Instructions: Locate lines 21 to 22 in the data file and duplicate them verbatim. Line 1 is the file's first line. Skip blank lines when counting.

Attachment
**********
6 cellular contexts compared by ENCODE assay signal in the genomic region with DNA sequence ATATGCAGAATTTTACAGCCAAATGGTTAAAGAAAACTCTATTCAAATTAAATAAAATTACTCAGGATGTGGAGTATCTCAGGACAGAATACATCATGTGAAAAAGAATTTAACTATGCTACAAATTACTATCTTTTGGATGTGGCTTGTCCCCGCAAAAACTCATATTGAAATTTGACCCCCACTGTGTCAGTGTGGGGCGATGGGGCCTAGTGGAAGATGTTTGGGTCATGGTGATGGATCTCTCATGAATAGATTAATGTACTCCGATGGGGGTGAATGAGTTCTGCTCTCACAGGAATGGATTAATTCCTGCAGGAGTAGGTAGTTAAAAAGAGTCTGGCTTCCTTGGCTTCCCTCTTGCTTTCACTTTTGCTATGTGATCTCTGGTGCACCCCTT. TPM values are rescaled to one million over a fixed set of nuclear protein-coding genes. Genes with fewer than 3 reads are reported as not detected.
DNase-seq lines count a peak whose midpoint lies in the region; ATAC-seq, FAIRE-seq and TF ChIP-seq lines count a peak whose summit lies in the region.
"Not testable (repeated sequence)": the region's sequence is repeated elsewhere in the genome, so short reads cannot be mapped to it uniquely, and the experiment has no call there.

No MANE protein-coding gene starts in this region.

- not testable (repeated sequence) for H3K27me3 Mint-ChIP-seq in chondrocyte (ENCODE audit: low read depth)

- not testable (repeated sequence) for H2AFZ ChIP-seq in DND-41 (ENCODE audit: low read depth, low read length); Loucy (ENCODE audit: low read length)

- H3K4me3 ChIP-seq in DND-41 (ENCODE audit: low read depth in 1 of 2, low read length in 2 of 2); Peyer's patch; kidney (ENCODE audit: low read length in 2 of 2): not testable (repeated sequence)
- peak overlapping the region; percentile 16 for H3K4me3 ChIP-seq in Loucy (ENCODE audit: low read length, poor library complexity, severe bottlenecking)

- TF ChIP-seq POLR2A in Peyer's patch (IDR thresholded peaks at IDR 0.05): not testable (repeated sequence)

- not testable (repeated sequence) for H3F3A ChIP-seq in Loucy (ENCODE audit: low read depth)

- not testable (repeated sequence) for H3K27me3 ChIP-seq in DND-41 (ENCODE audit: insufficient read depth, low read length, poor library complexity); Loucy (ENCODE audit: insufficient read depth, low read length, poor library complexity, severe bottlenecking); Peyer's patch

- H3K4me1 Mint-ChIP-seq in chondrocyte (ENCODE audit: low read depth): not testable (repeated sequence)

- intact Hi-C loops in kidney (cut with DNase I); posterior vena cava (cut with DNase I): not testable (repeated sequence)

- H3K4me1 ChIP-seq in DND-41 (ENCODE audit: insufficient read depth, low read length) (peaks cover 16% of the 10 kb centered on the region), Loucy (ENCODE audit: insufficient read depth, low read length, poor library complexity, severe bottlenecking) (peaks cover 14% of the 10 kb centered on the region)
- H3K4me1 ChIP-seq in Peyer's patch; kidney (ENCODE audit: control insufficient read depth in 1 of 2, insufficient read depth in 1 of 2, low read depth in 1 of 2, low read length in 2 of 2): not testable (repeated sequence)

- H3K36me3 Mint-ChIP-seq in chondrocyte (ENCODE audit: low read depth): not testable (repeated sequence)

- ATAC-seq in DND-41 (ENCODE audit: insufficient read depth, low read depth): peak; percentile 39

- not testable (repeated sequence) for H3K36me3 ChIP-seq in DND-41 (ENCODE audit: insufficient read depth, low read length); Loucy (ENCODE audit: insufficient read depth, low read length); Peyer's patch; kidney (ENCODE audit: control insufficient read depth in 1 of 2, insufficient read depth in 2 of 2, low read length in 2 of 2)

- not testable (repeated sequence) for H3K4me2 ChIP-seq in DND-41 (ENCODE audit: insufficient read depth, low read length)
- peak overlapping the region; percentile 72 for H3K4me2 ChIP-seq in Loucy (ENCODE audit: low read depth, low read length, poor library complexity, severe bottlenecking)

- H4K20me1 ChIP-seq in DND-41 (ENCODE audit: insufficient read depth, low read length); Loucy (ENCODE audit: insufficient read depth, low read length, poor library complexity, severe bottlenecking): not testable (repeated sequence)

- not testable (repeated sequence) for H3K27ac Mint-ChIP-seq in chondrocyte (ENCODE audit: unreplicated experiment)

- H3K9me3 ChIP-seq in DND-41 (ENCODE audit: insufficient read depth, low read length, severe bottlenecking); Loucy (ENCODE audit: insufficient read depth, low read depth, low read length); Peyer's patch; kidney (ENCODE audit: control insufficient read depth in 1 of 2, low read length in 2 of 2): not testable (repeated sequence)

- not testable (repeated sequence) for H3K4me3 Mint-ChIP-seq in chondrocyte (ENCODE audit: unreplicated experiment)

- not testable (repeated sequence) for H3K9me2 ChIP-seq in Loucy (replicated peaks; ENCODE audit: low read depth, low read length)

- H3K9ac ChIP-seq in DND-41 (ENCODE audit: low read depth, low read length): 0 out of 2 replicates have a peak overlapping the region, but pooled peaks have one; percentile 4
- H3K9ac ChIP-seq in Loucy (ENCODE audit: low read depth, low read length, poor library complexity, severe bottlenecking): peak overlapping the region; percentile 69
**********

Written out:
- H4K20me1 ChIP-seq in DND-41 (ENCODE audit: insufficient read depth, low read length); Loucy (ENCODE audit: insufficient read depth, low read length, poor library complexity, severe bottlenecking): not testable (repeated sequence)

- not testable (repeated sequence) for H3K27ac Mint-ChIP-seq in chondrocyte (ENCODE audit: unreplicated experiment)